Saturday was brilliant. The sun was out, the roads were fairly dry, and just about 500 cars were in dire need of a wash. Following an abbreviated wash our group headed out to Fontana Dam to meet for the 11am “Scenic Drive”. This was our first real group event of the weekend and the first time I had driven with more than two or three other cars. I now can understand why a lot of folks stay away from the larger events. It’s not that it wasn’t a great experience, it’s just a change of pace was a bit of a shock to the system.
The farewell dinner was notable for me in that I was introduced to the southern delicacy, “hush puppies” (AKA, fried corn “material”). After the dinner we headed down the hill and to the Ice Cream social where all the big prizes were to be given away. Oddly half of the people at our table actually won prizes. In fact two out of the four of us that regularly do garage nights together won garage creepers. We were so successful at winning just about everything for awhile that I thought the crowd might start to turn on us. I believe I may have heard a few jeers.
The rest of the night was filled with the kind of revelry that you might expect from people saying goodbye to new friends, talking cars and smoking cigars. We headed down to see off the folks who were doing the Midnight Dragon run and then back to the cabin to make an honest effort at finishing off the remaining beer we had brought from Chicago.
Sunday brought one more drive through the Dragon and an incredibly long drive north back to Chicago.
MINIs on the Dragon is a fantastic event that I can’t recommend enough to MINI owners. It’s got the scenery, the people and the events that make it truly special. But at it’s core, it’s got the Dragon. The kind of thing that gets in your blood for the rest of your life. And that’s what truly makes MOTD so special. In fact I can’t imagine it not becoming a personal rite of spring.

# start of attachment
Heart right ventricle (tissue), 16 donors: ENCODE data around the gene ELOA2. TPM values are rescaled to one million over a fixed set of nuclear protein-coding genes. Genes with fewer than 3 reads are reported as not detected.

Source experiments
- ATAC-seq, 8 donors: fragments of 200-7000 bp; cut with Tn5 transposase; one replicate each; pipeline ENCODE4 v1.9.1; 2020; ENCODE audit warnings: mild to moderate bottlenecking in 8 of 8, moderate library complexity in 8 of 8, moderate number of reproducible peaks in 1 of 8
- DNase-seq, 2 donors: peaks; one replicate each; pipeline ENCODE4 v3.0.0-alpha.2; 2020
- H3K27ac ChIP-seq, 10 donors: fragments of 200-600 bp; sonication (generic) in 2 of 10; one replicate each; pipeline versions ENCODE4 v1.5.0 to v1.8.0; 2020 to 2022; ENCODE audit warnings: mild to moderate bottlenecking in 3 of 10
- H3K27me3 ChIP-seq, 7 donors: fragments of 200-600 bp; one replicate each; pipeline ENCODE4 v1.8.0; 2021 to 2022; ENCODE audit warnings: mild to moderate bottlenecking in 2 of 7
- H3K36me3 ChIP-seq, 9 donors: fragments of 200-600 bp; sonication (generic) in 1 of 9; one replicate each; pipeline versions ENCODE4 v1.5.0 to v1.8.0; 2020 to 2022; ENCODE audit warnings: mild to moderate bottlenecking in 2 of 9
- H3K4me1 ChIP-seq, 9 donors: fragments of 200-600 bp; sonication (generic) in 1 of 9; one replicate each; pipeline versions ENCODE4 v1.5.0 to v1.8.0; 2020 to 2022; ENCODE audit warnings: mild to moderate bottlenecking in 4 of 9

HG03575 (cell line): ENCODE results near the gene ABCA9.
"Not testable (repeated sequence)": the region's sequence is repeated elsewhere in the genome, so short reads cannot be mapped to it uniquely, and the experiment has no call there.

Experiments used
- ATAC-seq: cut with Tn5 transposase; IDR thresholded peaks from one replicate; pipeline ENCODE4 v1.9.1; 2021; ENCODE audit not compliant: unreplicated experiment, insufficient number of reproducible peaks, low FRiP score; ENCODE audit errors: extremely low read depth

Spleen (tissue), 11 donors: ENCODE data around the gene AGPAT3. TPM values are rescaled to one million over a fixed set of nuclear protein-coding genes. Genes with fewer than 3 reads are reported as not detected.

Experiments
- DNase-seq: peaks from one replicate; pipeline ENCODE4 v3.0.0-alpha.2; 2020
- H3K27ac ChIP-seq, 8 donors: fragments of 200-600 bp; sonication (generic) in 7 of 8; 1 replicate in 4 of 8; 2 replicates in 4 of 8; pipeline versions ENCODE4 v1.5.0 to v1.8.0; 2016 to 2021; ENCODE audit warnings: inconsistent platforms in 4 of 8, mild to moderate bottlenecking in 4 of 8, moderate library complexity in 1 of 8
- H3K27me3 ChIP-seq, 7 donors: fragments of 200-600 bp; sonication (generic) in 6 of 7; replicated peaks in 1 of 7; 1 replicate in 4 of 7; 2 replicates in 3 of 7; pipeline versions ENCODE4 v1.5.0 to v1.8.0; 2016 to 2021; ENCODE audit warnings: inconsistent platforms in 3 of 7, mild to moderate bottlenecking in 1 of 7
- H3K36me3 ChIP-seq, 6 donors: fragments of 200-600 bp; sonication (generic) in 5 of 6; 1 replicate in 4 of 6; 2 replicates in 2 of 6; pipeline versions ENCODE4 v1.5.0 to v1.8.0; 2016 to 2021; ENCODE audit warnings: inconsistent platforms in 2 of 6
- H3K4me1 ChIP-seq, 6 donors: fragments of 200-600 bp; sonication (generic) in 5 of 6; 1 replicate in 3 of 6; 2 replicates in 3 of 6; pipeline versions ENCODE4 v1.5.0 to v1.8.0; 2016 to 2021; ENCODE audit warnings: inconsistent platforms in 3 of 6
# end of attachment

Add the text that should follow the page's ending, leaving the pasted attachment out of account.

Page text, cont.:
I managed to hit an epic pothole in Gary Indiana (you know, birthplace of Michael Jackson) that was so harsh the guys in the MINI behind us actually heard me swear. Okay, maybe not, but I do believe it was actually a crater left from a small meteorite. After the hit, the steering wheel had the characteristic twitch that one gets after a bent rim.
Later in the trip, Ken (who piloted the car about half the time) managed to nail a pile of metal chain in Knoxville TN. I don’t blame him. I’m sure anyone would have hit it… cough… Anyway, by the time I got down the Dragon, we were pretty certain there was some wheel damage on my left front.
Interestingly after getting back to the dealer this week, they found absolutely no damage to the wheel or tire. Instead they found that the wheel weights had been thrown off by (surprise) some sort of epic pothole collision. After a quick rebalance the car was perfect.
My 11 month old MCS hit 10,000 miles while on the Dragon. Without the trip I probably would have been right around 9,000 miles for the year.
We averaged just less 30 mpg on the way down with four cases of beer, four bottles of San Pellegrino, six bottles of Vitamin Water, luggage and two rather tall guys. All things considered, not bad.
I borrowed both a Valentine One and Magellan GPS for the trip. Both are highly recommended for anyone considering taking a long trip in the US let alone a trek down to the Dragon. The V1 probably saved me from at least one ticket.
Otherwise, there was really nothing else (thankfully) to report in over 1200 miles.
A big thanks to the following people for being a part of a great event (in no particular order): Eric and Carol; Peter from M7; Chad from Detroit Tuned; Jason for Coopersport.ca; Jonathan; Jim #1; Jim #2; Aaron (and the whole crew) from Outmotoring; Matt from the Brew Swap; Traci from BSSP; Edge; Matt for showing me his various hangover cures; Ken for insisting on making Espresso every morning; Steve for fresh Roundel; Taylor, Francis, Paul, Deb, Amanda, and finally Brian who just happened to have his camera around his neck the whole freakin’ weekend.
Photos: 1, 3, 4, 6 courtesy of Kill Boy. Photo 2 courtesy of Driving_Hamster. Everything else courtesy of yours truly.